Plastic (is not so) Fantastic: A Shift in Thinking

bike lunch bag

One of the ‘unsavoury’ results of spending a lot of time in the kitchen is the large consumption of plastic – plastic wrap for leftovers, plastic containers for transporting and storing food and so on. Add that to the plastic that comes as food packaging and you can end up with a lot of waste, which is both expensive for us to dispose of and pretty crappy for the environment.

The thing that I don’t like about plastic, or more so, the philosophy of plastic, is its disposability. It feels wrong every time I use plastic wrap, which is intended for single use. We recycle our plastic takeaway containers which store a surprising amount of food. I don’t feel like that’s enough though. I’ve been doing some hunting for plastic alternatives. I had two things in mind – true plastic alternatives, stuff made out of something more eco-friendly than plastic, and disposable alternatives, stuff designed for repetitive use.

Start at zero

I really want to buy all of the cute lunch bags and enviro-happy things. Dinosaur lunch box? Yes please. But first, start at zero. What can you re-use, recycle or simply not buy? Zip-lock bags are still plastic but more reusable than plastic wrap. I reuse the produce bags that you get at supermarkets: they’re good for transporting lunch. Bread bags are also useful. Keep any containers that you can and store them. Every 6 months have a rummage through and recycle anything that you never use. I’m sure you all know of the unlimited uses of an ice cream container. I recently started making my own mayonnaise which has a myriad of benefits to shop-bought but a primary benefit is that I don’t buy any plastic. My co-worker (and all round awesome lady) Katie has started buying fresh milk which comes from a vending machine at a local veg store (from a farm not far away) – you take your own bottle to fill. I love this kind of thinking most of all.

Cute lunch bag box options

If you work away from home, you need a lunch transporter. Here are some options that are slightly higher class than a bread bag. (Also, if you don’t make your own lunch most of the time, you should start with that!)

This leopard print insulated bag.
Cute animal lunch bags (for the child or the child in you).
This eco sandwich wrap.
This classy lunch bag.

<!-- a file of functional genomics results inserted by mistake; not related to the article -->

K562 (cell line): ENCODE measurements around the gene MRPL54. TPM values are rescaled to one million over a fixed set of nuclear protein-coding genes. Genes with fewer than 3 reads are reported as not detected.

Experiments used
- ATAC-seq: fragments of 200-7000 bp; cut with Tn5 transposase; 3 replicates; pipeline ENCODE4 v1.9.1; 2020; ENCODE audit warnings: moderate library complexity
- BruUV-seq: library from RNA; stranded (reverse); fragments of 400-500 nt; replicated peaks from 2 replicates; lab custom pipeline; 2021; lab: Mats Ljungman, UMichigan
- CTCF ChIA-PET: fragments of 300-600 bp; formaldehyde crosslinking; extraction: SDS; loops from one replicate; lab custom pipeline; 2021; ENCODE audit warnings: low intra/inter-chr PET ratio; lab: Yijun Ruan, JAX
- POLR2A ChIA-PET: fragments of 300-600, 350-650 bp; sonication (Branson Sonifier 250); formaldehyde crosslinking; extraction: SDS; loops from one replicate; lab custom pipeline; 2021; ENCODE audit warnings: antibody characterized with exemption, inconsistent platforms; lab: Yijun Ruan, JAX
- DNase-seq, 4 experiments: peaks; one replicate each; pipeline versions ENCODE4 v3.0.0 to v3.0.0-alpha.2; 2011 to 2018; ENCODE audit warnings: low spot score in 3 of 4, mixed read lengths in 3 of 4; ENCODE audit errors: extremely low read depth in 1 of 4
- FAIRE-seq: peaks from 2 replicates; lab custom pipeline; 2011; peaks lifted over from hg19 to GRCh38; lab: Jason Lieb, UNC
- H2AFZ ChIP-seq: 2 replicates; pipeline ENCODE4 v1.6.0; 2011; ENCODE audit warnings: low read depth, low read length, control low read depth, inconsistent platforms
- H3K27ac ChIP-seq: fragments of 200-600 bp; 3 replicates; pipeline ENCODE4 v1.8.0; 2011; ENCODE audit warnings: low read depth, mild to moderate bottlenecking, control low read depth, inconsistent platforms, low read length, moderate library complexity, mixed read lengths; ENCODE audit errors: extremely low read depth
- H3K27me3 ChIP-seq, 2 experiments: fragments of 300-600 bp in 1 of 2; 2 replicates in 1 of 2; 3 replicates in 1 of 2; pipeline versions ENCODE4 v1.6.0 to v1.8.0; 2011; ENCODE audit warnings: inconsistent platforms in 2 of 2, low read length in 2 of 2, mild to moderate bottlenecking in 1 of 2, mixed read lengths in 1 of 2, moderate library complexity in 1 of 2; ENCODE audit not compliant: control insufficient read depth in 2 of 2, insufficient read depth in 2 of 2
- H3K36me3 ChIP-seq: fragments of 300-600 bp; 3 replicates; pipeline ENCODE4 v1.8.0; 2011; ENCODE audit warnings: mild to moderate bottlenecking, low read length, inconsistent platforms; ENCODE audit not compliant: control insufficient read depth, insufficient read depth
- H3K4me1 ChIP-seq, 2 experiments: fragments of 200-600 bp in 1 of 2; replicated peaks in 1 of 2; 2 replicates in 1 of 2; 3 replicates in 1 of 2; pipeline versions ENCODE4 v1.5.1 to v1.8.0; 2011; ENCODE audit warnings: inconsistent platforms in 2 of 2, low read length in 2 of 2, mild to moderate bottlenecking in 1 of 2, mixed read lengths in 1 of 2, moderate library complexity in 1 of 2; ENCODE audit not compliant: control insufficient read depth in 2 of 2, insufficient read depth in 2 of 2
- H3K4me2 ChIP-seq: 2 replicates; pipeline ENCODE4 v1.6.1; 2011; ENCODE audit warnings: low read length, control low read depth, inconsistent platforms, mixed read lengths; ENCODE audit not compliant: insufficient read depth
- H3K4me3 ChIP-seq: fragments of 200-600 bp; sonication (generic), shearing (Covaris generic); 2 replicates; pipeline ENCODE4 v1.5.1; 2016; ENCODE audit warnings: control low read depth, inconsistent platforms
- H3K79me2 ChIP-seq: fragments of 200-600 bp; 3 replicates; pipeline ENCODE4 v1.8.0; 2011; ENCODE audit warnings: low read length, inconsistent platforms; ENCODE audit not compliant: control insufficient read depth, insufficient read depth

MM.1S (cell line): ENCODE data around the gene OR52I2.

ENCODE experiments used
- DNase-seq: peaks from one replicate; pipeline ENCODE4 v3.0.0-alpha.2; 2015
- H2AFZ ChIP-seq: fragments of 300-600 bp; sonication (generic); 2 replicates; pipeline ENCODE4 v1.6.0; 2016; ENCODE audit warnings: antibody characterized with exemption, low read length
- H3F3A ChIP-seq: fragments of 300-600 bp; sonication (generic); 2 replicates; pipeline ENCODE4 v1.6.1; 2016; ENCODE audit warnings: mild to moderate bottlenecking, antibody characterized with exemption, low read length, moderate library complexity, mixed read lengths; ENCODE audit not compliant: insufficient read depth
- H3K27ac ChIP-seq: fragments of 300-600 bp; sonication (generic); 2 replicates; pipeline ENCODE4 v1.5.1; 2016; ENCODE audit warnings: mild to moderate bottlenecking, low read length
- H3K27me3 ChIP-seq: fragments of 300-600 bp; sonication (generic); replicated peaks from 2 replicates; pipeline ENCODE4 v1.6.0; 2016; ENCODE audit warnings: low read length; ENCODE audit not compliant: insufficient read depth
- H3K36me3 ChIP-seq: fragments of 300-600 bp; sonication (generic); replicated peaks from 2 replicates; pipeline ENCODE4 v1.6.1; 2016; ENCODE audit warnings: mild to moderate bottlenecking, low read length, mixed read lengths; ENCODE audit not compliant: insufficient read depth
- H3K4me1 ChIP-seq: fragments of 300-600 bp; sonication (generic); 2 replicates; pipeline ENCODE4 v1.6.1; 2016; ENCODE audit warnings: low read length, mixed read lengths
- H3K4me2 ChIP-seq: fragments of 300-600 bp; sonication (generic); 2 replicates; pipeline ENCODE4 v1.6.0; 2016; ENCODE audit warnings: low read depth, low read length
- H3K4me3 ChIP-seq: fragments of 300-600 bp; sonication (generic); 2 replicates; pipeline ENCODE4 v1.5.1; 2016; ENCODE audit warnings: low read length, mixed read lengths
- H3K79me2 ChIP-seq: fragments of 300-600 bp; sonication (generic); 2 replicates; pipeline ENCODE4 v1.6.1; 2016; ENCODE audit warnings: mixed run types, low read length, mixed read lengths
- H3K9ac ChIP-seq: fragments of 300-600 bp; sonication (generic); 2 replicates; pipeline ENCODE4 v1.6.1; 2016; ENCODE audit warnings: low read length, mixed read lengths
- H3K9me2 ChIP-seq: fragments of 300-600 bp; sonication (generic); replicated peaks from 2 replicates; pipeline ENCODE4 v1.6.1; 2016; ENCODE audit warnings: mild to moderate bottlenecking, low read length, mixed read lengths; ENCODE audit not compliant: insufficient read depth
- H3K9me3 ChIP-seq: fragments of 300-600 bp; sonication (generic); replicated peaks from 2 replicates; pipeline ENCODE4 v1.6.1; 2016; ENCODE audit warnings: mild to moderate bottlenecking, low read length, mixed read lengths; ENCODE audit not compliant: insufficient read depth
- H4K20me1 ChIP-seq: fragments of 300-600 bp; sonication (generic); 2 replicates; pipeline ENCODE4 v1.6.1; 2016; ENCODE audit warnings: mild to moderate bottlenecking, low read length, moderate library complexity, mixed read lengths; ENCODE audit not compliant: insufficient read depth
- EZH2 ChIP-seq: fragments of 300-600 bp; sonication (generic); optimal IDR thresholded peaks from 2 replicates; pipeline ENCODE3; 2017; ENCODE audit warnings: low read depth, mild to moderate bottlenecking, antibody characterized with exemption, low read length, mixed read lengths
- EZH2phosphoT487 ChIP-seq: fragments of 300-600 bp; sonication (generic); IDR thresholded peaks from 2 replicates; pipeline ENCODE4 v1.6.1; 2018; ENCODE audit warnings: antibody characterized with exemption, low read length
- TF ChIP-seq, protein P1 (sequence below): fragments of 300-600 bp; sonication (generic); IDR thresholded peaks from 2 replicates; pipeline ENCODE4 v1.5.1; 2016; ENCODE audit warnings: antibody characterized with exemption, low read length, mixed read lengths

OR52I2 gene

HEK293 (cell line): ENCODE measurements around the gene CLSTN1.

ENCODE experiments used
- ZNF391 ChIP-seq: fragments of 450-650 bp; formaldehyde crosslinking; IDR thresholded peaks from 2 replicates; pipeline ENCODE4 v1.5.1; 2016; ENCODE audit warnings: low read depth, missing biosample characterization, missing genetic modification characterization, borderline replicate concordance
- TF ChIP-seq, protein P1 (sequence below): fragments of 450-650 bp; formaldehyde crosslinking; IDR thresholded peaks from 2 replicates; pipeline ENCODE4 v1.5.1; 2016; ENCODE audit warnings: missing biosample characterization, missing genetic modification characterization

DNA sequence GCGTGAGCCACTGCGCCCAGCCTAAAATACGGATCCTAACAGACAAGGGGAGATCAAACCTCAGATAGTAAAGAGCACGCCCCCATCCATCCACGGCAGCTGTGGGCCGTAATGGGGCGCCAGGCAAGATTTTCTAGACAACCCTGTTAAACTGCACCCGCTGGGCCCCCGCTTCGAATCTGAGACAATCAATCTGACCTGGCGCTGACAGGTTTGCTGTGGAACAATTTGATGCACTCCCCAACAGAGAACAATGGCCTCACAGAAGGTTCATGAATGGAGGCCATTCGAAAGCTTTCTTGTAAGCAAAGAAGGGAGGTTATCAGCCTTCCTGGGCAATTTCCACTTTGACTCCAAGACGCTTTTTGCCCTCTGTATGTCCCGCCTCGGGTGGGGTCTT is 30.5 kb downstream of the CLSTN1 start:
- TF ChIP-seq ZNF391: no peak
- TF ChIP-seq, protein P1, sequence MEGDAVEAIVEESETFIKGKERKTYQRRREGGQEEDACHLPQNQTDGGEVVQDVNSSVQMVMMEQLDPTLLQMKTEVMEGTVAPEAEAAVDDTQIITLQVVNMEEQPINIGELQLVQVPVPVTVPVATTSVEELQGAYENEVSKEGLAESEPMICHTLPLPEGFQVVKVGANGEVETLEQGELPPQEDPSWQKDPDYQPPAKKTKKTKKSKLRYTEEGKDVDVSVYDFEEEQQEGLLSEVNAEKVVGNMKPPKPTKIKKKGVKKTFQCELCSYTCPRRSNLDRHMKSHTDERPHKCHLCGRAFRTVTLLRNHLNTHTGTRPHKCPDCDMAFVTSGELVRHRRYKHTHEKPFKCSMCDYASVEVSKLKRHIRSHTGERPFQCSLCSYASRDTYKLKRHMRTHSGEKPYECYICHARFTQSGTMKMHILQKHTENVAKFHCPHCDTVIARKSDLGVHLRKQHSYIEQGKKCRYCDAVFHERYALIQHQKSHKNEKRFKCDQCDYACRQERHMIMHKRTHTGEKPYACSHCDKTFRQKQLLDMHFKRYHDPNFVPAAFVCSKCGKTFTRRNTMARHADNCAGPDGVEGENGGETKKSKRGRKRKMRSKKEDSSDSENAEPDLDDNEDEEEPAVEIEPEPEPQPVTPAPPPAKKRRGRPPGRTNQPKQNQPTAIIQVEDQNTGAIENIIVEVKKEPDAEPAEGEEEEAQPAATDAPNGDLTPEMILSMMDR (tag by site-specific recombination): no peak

This bento-style box.
This cute DIY.
This cute cotton lunch bag (US).
These cute sandwich pockets.
Steven’s range of Sistema containers.

Food wrapping options

This Orla Kiely cake tin set. (I think I could justify the price because I would get a LOT of use out of them).
These reusable food wraps. A true plastic wrap alternative.
Cute bowl covers (other good stuff on this website).
The onion pod. Seems gimmicky but I like the idea of a dedicated onion container. (There are also options for avocados, tomatoes, lemons and more)
This bamboo container set. Great price!
And cute Malamine bowls with lids.

I think that reducing plastic is about pinpointing the exact times that you fall into the plastic trap. For me, its mostly leftovers. We’re two people and I cook for a small army. We always have leftovers, which is great, but storing them is kind of a drag, especially at night when I just want to curl up in a ball with Pesto and sleep off dinner. Its very easy to reach for the plastic wrap because its there. Make it easy to do the right thing. My next investment will be some sort of bowls with lids. I’d like glass or the bamboo ones featured above. How easy is it to put a lid on something? I like that!

I saw one of the ‘better living’ ads the other day, featuring Glad products. Sure, zip zap and there’s your food covered up and away you go. But is that really better living? I’d love to live in a society where the norm was working away from using plastics. I’m no saint. Plastic lives in every room of my house, but every time I roll out the plastic wrap I almost cringe. There has to be a better way. A way that is no more difficult. A way that works for someone like me, who works all day, comes home to churn out a blog post and maybe some study and cooks dinner. Why is it so easy to buy plastic wrap and not so easy to shell out a bit of cash for some tasteful, long-term, friendly alternatives? I LOVE all of the above options I’ve listed and I swear that just one of them (or any others not listed) would be a great step in the right direction. Let’s make that step.

I don’t think its an all or nothing situation. I think you can have your plastic wrap and your Malamine bowls. In an ideal world we’d cook and eat less, produce little waste and not make so much crap out of plastic. But in this world that we actually live in, where non-plastic sandwich holders are handmade by someone who probably makes little money from that venture, the best thing we can do is change our way of thinking. Next time you reach for the plastic think about the time line of that product. My wage goes in an impossible number of directions but I plan on making one of those a pretty, feel-good, plastic alternative. I hope you’ll join me. Many hands make light work. Always.

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